In a supposed rebuilding year — with a flurry of August injuries forcing inexperienced players into key roles and more losses than wins through the first half of the season — Yale finds itself, of all places, at the top of the Ivy League.

Indeed, it has been a curious 2005 season for the Elis. Their defense, sans Ben Breunig ’05 and Barton Simmons ’05, among others, has emerged as arguably the Ivy League’s best unit. Meanwhile, the offense has managed success despite a veritable motley crew of elements: the redshirt quarterback has thrown most of his passes to a former quarterback and a punter (who, by the way, leads the league in catches per game) and has handed the ball off to a freshman — all of which is made possible by an offensive line without a senior.

“[Receivers] Todd Feiereisen [’06] and Ashley Wright [’07] have really stepped up,” head coach Jack Siedlecki said. “They weren’t expected to be in that role with Chandler [Henley ’06] coming back as the leading receiver. It’s not a surprise that they’ve played so well, it’s a surprise that they’ve had so many opportunities. And our O-line has been a real bright spot. They’re very young. And they’ve protected the quarterback very well. They’ve allowed the fewest sacks in the league.”

Despite a 2-3 overall record and its first winless non-league season since 1988, Yale is a pristine 2-0 in Ancient Eight contests, with dominant home wins over Cornell and Dartmouth. And that is all that concerns the redshirt quarterback, captain Jeff Mroz ’06 said.

“We’re in first place in the Ivy League,” he said. “All we have left are five games in the Ivy League and those are the only ones that matter.”

Nevertheless, those three losses are not to be ignored. They revealed major weaknesses for the team that shares the League’s top spot with Penn, which Yale faces on Saturday.

Special teams have been inconsistent for Yale. On punt returns, Chris Denny-Brown ’07 has never gained more than eight yards on an attempt, while Mike McLeod ’09 has only once ventured across the 50-yard line on a kickoff return. Wright, the leading receiver, has been steady while doubling as Yale’s punter, but kickoff coverage has been the defense’s worst enemy and place kicking has become something of a rollercoaster ride with Alan Kimball ’08 seven yards deep.

On offense, superfrosh McLeod has shown flashes of what might be.

“Due to injuries, we’ve had some people play that we didn’t think would have to be prime-time players,” Siedlecki said. “It starts with Mike McLeod. He had a good first five games and he’s going to get better and better.”

He will have to, because the flashes McLeod has shown are only that. Where Rob Carr ’05 would earn 10 yards on three even runs, McLeod gains all at once and then stalls at the line of scrimmage. The lack of a steady running game has hampered the Elis in short-yardage situations and will continue to expose them as opponents study more. McLeod’s intermittent sparkle has been a welcome presence, but what Yale really needs is a constant luster.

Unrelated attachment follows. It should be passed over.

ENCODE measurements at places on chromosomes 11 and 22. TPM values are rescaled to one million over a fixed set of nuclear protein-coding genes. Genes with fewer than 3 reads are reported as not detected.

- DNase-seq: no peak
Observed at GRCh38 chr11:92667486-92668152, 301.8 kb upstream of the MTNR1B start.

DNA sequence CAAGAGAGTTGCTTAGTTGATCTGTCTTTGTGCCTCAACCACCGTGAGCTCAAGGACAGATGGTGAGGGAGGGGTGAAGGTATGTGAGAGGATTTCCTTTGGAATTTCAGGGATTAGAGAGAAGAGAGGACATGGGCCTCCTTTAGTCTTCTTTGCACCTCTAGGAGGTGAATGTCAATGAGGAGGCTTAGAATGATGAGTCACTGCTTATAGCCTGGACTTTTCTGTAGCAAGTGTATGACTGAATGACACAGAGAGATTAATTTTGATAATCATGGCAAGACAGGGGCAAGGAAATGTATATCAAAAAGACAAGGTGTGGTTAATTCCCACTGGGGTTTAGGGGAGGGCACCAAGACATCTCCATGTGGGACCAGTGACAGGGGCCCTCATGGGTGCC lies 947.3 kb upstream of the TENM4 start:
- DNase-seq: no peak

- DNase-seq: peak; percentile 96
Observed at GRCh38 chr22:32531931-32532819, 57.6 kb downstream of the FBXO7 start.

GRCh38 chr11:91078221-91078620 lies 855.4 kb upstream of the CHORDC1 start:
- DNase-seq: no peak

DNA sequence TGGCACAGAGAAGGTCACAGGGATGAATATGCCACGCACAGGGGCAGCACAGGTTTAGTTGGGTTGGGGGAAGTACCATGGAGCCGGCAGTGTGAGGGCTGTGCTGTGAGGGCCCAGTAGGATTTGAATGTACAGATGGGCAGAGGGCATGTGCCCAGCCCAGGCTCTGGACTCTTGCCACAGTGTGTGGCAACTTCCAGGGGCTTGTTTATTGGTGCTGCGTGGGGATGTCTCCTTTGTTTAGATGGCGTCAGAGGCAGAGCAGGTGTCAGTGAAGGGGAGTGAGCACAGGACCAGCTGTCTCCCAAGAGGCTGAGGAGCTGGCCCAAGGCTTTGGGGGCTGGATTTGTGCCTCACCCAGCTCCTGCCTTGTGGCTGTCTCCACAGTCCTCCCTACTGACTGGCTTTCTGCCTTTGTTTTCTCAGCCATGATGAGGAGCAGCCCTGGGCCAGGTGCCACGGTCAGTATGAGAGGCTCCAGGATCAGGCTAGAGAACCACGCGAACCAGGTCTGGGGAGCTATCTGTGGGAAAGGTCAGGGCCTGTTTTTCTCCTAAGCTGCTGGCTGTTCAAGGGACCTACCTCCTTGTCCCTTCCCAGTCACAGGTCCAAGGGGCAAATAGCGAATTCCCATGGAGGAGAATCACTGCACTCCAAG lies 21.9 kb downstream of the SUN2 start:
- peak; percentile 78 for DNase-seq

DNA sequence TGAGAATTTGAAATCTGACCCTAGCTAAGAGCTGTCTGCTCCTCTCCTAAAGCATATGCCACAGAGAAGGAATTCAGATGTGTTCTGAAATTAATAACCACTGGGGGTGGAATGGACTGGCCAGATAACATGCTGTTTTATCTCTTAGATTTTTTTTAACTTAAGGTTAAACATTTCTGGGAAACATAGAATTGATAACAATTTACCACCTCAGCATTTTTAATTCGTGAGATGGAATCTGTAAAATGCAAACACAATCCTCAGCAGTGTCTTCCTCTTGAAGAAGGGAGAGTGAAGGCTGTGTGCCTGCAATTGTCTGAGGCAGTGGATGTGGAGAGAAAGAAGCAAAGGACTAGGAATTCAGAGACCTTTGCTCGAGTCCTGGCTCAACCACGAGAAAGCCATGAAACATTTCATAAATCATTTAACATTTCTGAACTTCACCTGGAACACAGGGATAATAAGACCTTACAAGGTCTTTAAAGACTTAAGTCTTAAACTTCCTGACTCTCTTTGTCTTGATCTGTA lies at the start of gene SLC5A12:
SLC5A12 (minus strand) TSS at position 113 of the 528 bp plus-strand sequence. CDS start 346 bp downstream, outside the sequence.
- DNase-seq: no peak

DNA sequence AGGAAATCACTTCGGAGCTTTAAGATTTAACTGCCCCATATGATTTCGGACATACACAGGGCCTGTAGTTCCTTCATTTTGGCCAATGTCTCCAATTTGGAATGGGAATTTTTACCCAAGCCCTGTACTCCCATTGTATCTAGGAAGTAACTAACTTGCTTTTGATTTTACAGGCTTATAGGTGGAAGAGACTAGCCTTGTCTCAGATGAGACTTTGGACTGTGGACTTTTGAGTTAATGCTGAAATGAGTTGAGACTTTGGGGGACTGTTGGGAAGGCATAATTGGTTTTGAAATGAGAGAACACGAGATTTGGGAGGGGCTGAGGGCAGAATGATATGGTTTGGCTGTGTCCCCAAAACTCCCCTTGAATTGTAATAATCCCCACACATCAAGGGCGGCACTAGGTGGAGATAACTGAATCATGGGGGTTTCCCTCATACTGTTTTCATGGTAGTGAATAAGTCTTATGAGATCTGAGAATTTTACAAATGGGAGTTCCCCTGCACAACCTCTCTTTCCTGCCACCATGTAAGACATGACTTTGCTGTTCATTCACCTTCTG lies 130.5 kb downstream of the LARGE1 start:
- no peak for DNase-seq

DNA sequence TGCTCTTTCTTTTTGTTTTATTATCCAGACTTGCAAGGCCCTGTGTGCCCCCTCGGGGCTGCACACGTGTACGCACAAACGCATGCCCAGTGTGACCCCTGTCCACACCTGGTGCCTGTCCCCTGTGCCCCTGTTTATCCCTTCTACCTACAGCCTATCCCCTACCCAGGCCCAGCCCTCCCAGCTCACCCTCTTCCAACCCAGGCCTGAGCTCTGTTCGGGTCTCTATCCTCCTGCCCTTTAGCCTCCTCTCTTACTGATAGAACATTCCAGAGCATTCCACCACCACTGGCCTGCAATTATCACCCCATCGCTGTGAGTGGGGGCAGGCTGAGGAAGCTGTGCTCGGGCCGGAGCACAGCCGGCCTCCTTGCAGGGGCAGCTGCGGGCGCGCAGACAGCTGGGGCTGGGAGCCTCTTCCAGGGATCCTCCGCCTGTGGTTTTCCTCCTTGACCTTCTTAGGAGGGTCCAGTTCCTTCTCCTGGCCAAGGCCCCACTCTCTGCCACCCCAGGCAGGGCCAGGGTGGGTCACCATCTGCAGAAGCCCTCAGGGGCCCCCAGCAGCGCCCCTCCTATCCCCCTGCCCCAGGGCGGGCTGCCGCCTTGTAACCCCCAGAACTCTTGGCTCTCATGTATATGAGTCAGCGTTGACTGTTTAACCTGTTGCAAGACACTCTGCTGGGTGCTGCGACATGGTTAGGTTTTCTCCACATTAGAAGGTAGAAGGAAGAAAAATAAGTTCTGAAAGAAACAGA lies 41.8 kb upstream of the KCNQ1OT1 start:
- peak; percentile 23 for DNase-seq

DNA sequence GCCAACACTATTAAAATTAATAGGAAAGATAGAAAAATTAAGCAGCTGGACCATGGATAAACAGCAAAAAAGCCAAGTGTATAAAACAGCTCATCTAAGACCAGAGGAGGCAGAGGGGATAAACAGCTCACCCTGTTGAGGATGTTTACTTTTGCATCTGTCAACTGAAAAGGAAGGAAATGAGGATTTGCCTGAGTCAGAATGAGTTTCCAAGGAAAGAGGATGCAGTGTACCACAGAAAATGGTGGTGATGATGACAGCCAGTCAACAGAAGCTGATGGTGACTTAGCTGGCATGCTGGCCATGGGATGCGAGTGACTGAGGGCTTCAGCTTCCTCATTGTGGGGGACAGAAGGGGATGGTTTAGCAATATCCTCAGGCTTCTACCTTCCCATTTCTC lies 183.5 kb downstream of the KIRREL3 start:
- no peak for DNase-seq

The defense has provided sparkle, luster and everything in between. Siedlecki said he has been thrilled with the play of defensive coordinator Rick Flanders’ unit thus far, mentioning linebacker Lee Driftmeier ’07 (with a team-leading 48 tackles) and defensive end Brandon Sponheimer ’07 as particularly pleasant surprises.

“Lee has probably been the biggest guy to perform beyond expectations,” he said. “He barely played last year and now he’s a real leader on defense. Also, Brandon Sponheimer. He’s played very well through the first five games.”

It would be unfair to ask much more of a defense that ranks 15th in I-AA in scoring – unless that unit is being asked to anchor a championship team. The Elis are in the midst of their best defensive season in recent memory, most notably during the shutout win over Dartmouth Oct. 8, in which they held the Big Green to 110 yards of total offense. But Dartmouth’s offense posed only a mosquito-like threat, and games against Penn, Brown and Harvard — three teams with All-American-quality running backs — lie ahead.

In losses against San Diego, Holy Cross and Lehigh, Yale has failed to make the big stop when it counts. San Diego and Lehigh both had fourth-quarter touchdown drives to win or tie the game — each drive punctuated with a two-point conversion the defense failed to stop.

End Brandon Dyches ’06, Yale’s best defensive player, has made five sacks thus far — just one has come in a loss. Safety Nick Solakian ’07, who has emerged as a major play-maker in his first season as a starter, has three interceptions — just one has come in a loss.

If the defense is to play as well as the statistics suggest, it must make big plays in the red zone and late in games.

“We need to play all four quarters,” Mroz said. “Finishing games is very important for us.”

Finishing seasons, too.